For now, cryptocurrencies are unlikely to be stable enough or trusted enough for widespread use—and funding is only one small but critical part of terrorist operations. Although cryptocurrency technologies continue to have significant limitations for terrorist use, those barriers should decline over time and cause the use of digital currency to spread to other groups. Terrorists' embrace of cryptocurrencies is not yet apparent, but it is not likely far off on the horizon.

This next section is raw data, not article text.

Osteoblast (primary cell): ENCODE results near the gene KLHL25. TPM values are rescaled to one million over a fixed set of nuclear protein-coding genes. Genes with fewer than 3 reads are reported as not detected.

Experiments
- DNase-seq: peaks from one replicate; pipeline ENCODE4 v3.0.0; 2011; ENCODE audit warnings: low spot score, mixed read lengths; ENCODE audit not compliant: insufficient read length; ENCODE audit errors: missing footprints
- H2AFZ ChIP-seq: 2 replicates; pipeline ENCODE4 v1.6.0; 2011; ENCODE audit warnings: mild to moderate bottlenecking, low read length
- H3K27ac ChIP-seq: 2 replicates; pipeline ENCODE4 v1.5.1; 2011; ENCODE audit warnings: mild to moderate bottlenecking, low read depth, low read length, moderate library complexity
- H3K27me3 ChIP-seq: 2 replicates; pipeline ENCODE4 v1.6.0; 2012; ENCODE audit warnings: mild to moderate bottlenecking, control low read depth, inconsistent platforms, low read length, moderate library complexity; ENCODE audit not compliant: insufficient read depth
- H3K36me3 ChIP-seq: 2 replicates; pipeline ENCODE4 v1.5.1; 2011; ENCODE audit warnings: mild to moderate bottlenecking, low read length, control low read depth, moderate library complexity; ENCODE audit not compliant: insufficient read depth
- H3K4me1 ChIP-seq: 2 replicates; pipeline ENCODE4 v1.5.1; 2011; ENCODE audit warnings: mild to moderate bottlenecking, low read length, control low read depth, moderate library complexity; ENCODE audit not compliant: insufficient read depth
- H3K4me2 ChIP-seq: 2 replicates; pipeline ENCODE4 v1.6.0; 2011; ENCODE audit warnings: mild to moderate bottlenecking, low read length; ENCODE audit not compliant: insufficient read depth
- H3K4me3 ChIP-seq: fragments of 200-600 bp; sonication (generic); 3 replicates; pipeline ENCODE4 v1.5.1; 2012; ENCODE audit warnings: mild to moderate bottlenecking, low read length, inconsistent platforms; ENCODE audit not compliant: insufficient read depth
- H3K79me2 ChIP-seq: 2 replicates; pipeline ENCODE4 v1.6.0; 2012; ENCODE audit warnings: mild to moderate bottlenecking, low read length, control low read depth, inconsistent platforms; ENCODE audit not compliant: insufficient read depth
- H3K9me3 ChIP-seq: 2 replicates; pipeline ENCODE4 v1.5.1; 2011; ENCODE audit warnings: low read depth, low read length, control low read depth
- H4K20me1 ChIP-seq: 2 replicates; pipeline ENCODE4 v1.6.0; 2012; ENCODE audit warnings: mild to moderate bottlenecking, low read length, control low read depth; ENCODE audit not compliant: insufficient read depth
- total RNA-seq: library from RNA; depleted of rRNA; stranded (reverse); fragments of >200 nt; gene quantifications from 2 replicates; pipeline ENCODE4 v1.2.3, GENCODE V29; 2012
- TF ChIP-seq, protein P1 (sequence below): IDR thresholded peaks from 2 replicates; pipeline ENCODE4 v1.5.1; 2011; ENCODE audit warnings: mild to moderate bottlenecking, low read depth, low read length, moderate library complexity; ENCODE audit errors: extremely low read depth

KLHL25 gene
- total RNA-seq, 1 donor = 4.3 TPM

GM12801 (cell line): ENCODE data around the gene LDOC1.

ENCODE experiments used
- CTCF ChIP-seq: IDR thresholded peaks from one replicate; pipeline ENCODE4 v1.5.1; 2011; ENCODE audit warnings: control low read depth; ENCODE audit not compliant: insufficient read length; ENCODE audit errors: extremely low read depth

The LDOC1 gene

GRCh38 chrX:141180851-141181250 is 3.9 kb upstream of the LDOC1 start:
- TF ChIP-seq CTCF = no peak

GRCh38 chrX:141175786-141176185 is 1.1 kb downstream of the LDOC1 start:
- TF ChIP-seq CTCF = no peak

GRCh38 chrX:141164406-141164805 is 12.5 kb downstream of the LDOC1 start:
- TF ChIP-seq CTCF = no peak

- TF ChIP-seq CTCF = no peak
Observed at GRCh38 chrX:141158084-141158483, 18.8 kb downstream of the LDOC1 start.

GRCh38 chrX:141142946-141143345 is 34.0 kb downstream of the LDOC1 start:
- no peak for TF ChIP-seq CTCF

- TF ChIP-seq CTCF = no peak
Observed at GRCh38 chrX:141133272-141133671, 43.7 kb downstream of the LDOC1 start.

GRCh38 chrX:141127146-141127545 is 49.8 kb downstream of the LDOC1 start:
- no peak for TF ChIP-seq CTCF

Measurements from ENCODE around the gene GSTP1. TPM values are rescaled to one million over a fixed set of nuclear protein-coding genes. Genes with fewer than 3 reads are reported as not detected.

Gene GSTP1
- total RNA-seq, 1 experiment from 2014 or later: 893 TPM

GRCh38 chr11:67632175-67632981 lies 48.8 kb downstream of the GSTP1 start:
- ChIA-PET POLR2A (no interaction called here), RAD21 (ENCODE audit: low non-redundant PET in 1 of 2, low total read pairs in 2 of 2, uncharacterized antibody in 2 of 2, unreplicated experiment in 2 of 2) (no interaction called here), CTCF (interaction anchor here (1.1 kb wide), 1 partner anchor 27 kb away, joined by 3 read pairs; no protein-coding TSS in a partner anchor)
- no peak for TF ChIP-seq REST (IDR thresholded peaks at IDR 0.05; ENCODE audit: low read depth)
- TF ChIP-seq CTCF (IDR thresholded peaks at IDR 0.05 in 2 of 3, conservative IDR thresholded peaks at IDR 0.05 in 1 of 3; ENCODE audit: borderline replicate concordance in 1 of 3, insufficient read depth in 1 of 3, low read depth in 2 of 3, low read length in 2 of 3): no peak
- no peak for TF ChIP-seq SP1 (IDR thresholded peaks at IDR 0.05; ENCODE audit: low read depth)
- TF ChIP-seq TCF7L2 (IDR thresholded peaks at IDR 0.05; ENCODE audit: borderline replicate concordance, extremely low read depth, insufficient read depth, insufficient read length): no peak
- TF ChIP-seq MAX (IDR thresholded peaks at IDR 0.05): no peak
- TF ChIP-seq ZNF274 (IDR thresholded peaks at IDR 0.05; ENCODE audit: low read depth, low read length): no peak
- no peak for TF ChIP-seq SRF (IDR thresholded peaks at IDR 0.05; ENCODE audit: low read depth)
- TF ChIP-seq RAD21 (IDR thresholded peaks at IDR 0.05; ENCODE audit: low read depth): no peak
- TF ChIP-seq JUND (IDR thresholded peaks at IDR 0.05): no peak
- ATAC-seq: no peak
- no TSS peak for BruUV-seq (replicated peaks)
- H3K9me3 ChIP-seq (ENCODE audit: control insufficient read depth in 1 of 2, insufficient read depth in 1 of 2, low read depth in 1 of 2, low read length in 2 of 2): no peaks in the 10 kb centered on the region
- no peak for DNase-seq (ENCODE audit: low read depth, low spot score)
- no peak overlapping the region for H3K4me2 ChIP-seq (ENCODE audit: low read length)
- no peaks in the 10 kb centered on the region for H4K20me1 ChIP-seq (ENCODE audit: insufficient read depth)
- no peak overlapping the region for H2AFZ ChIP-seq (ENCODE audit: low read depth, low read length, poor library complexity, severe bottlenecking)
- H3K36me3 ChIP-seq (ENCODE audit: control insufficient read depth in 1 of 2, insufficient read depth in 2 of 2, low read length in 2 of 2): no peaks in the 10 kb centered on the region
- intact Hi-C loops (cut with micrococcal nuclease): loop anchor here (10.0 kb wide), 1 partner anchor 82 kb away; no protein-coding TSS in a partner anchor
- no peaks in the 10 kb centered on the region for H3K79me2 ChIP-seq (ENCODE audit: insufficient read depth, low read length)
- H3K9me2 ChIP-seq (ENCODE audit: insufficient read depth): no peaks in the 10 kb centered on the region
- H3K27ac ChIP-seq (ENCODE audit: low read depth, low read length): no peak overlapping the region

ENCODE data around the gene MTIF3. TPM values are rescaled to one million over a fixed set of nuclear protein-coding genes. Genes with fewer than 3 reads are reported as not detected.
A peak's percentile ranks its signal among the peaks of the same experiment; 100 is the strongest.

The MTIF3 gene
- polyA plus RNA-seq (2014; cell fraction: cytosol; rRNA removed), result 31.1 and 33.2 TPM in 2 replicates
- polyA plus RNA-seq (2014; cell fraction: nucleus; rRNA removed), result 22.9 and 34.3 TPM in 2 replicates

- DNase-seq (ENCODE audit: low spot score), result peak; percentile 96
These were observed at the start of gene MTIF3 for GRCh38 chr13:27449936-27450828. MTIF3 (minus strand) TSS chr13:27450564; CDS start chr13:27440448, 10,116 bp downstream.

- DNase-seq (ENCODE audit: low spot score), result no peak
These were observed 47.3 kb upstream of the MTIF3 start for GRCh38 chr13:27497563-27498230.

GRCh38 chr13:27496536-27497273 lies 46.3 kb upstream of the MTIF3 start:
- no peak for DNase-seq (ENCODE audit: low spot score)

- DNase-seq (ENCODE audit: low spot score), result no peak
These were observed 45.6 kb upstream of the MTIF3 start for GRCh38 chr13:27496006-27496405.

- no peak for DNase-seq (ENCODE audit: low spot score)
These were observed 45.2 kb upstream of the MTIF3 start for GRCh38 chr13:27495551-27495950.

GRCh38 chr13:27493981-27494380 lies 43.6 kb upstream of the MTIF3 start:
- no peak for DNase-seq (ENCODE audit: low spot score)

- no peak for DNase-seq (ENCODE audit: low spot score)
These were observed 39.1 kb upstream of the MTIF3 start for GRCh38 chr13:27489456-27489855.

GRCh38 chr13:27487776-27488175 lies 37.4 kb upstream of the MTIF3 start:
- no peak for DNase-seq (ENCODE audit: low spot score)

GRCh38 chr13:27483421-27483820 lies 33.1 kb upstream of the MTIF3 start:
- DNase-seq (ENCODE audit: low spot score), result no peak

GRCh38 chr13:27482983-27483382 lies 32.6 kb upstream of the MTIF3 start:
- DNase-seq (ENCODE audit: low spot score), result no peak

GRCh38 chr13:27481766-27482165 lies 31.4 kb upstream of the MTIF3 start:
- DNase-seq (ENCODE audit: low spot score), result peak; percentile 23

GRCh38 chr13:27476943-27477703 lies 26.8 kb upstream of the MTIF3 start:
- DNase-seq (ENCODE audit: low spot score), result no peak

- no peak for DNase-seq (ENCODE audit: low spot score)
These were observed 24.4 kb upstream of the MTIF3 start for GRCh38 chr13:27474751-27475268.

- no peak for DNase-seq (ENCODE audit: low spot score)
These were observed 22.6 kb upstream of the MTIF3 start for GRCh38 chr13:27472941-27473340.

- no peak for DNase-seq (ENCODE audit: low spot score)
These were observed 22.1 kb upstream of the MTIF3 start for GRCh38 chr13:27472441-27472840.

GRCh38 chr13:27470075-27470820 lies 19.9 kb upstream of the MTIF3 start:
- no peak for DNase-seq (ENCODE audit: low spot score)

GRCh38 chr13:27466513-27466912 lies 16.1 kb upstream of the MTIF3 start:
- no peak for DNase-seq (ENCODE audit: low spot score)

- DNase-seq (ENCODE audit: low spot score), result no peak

David Manheim is an policy researcher, assistant at the nonprofit, nonpartisan RAND Corporation and a Ph.D. candidate at the Pardee RAND Graduate School. Patrick Johnston is a political scientist at RAND and specializes in counterinsurgency and counterterrorism, with a particular focus on Afghanistan, Iraq, and the Philippines. Joshua Baron is an information scientist specializing in cyberspace operations and cryptography at RAND. Cynthia Dion-Schwarz is a senior analyst at RAND.
This commentary originally appeared on Foreign Affairs on April 21, 2017. Commentary gives RAND researchers a platform to convey insights based on their professional expertise and often on their peer-reviewed research and analysis.